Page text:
The Scottish economy is now above pre-pandemic levels after almost two years, but global uncertainties and inflation create a difficult environment for consumers and businesses
SCOTLAND’s growth forecast for 2022 has been revised down due to the impacts of cost increases on consumers and businesses – issues that are being exacerbated by uncertainties caused by the war in Ukraine.
This is according to the latest quarterly Economic Commentary from the Fraser of Allander Institute at the University of Strathclyde.
In the Deloitte-sponsored Economic Commentary, the Institute forecasts growth of 3.5% in 2022 and 1.5% in 2023. The outlook has significantly worsened for 2022 since the last set of forecasts in December 2021.
The Commentary examines all of the latest data on the global, UK and Scottish economies, including detailed analysis of the latest GDP, employment and inflation figures.
Two years on from the first lockdown the latest data shows that the Scottish economy has just recovered to pre-pandemic levels. However, this overall picture hides a disparate sectoral story, with hospitality and leisure businesses still operating significantly below pre-COVID-19 levels of output.
The analysis in this quarter’s Commentary shows that consumers are starting to feel the pinch, with many noticing increases in their food shopping, their energy bills, and the cost of fuel. This is before the expected increases in April as the energy price cap moves up still further.
This follows the Chancellor’s Spring Statement in March which was presented in part as a package of measures to assist households through this difficult time.
Director of the Institute, Professor Mairi Spowage, said: “The measures introduced by the Chancellor’s Spring Statement are not likely to be sufficiently targeted to help those on the lowest incomes. Consumers and businesses are going to feel the squeeze in the coming months, if they haven’t already, with soaring energy and food bills.
“This has the potential to limit the economic recovery we hope to see during 2022, as consumers cut back on discretionary spending, and even perhaps businesses limit production due to input costs.
“These circumstances have led us to revise down our expectations for growth during 2022. Of course – and we feel like we have said this a lot over the last two years – economic forecasting is a tricky business at the best of times, but forecasts are highly uncertain right now.”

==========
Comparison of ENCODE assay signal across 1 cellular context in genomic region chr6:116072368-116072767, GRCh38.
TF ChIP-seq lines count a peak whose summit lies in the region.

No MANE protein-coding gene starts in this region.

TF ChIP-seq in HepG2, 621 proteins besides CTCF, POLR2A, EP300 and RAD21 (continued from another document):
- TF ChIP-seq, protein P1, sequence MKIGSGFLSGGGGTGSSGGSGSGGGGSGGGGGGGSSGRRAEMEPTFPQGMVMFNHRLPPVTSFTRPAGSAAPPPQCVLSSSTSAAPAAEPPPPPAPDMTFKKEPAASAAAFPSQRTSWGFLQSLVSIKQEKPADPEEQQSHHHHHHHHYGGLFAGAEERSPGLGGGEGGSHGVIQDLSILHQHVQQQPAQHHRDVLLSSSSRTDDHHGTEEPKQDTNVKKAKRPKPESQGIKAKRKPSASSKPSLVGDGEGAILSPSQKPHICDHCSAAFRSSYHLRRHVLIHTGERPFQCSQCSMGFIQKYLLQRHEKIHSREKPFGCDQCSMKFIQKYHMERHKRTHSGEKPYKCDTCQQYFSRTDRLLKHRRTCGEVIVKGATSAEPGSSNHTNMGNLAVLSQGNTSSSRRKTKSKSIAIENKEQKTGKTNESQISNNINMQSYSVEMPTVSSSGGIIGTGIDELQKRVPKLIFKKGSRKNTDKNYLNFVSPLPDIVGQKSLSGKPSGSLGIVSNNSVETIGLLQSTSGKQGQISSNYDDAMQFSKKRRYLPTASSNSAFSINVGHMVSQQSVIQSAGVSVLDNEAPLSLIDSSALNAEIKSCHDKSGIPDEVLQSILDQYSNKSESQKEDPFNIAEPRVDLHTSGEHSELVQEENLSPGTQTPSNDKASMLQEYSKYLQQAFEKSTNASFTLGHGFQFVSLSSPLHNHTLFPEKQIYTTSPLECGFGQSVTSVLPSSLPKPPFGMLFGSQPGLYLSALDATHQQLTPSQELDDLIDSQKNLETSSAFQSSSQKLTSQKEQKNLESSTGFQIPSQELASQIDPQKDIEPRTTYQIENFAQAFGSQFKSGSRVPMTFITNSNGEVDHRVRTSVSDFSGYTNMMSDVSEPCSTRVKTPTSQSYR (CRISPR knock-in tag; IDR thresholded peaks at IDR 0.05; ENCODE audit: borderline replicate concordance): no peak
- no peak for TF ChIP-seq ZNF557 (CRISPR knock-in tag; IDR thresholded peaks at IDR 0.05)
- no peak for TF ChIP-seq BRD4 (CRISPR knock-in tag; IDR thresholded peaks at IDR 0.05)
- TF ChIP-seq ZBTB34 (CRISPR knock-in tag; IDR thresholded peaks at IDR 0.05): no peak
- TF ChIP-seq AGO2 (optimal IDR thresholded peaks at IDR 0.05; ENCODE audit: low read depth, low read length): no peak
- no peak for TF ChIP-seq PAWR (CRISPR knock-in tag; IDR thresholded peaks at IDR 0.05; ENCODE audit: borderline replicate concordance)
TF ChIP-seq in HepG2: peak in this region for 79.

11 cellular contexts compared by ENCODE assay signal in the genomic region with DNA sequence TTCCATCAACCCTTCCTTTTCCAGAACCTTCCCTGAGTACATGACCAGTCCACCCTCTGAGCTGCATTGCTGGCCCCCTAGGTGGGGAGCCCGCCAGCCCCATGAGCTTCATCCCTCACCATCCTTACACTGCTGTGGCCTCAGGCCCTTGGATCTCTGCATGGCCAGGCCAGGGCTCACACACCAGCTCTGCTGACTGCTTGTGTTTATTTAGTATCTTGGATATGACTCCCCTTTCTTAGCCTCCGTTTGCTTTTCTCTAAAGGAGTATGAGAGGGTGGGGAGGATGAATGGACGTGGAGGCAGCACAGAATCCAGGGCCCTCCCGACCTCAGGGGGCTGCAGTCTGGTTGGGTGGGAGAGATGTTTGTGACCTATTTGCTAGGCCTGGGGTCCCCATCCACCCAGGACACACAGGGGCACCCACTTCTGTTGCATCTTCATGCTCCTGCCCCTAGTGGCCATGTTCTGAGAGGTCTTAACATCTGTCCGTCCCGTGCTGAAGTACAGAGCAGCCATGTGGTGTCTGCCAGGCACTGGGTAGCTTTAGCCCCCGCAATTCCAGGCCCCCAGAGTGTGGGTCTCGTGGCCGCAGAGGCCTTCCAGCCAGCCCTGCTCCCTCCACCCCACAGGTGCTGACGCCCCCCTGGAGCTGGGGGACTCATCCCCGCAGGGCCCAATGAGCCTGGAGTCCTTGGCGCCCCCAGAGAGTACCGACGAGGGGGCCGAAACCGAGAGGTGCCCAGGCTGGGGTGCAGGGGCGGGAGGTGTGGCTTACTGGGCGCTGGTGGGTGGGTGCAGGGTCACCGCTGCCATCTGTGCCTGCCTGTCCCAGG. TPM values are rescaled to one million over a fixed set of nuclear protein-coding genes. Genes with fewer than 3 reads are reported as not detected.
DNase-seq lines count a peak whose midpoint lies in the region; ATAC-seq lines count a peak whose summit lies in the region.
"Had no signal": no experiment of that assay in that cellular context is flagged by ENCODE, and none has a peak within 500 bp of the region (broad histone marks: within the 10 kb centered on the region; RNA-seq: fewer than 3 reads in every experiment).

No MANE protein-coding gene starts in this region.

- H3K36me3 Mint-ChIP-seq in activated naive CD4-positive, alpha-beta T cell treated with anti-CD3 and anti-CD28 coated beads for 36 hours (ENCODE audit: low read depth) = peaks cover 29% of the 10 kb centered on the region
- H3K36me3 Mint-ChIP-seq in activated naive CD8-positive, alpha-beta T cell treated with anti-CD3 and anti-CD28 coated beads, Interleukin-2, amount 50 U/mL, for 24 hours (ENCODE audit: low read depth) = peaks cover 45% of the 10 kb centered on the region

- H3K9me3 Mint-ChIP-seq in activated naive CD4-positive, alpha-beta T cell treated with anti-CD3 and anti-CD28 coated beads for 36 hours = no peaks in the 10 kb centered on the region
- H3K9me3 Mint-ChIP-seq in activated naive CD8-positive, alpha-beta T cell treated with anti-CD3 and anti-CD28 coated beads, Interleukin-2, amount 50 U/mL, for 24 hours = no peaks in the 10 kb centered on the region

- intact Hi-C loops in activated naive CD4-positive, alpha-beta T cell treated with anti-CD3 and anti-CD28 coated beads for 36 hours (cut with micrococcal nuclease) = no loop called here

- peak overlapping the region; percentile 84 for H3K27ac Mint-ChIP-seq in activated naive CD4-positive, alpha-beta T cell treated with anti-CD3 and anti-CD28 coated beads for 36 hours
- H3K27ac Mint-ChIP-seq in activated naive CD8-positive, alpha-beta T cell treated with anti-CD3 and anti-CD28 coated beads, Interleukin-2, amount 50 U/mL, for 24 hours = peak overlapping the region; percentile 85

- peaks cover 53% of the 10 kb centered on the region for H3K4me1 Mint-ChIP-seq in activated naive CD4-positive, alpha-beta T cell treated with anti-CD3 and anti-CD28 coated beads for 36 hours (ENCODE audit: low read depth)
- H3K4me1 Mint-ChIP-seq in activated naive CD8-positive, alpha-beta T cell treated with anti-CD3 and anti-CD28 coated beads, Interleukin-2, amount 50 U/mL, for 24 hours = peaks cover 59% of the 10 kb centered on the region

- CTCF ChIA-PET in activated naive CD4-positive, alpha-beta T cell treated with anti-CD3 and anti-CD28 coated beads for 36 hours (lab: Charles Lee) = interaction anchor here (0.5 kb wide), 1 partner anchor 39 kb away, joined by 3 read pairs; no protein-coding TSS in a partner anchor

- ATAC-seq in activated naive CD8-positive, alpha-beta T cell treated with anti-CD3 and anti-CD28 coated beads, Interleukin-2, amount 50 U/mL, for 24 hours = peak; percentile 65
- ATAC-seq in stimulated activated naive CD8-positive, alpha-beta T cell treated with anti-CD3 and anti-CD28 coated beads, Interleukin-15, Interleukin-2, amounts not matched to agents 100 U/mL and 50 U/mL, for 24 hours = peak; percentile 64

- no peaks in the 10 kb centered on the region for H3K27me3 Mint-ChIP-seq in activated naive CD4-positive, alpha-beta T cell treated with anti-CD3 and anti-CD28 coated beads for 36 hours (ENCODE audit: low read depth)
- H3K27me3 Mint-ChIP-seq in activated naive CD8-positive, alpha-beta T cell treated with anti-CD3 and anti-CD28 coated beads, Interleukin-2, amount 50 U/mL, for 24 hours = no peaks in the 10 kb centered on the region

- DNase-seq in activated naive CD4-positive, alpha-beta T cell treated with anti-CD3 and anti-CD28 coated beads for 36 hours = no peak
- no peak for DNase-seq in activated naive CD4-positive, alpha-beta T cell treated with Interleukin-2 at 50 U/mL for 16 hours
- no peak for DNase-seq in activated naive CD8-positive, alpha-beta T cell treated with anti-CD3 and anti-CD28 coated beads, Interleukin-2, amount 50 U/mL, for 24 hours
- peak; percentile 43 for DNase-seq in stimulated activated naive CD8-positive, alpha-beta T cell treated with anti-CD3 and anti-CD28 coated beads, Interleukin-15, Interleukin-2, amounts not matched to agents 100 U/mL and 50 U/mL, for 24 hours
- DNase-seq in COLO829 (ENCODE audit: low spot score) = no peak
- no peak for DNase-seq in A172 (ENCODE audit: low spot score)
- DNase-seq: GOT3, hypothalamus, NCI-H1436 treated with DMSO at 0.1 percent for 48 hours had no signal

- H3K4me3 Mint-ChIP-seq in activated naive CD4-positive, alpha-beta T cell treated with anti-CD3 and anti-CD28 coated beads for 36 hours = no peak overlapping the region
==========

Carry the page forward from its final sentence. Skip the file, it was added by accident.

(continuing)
Steve Williams, Senior Partner at Deloitte in Scotland, said: “Despite the easing of pandemic-related restrictions more recently, expectations for an economic recovery are being dampened by a number of factors, not least the war in Ukraine. Businesses continue to face a variety of difficulties including soaring operating costs and labour shortages, while the cost of living crisis continues to grow in parallel with learning to live with COVID-19.
“Businesses have proven their resilience throughout the pandemic but as such significant challenges remain, it is important that business leaders continue to prioritise how they support their employees. Employee health and wellbeing must be placed at the centre of working practices to help ensure more engaged, resilient and productive teams over the longer term.”
This quarter’s commentary also analyses the latest data from the Scottish Business Monitor, discussing the impact of supply shortages and the ongoing energy crisis on businesses in Scotland.
The latest research from the Fraser of Allander Institute finds that more than half of Scottish firms are finding it difficult to source goods and services.
Adam McGeoch, economist at the Institute, said: “Increasing costs due to global supply chain issues and rising oil and gas prices are key concerns for Scottish businesses, with one in five firms expecting to reduce operations this year due to higher energy bills.
“Labour shortages are also feeding into supply constraints as businesses struggle to attract and retain staff. Our analysis finds that three in five Scottish firms are finding it difficult to hire due to a lack of skills and experience.”
There is further analysis in the commentary to set the scene for the local government election in May, and a deep dive into the increase in inactivity in the labour market, known as the “great resignation”.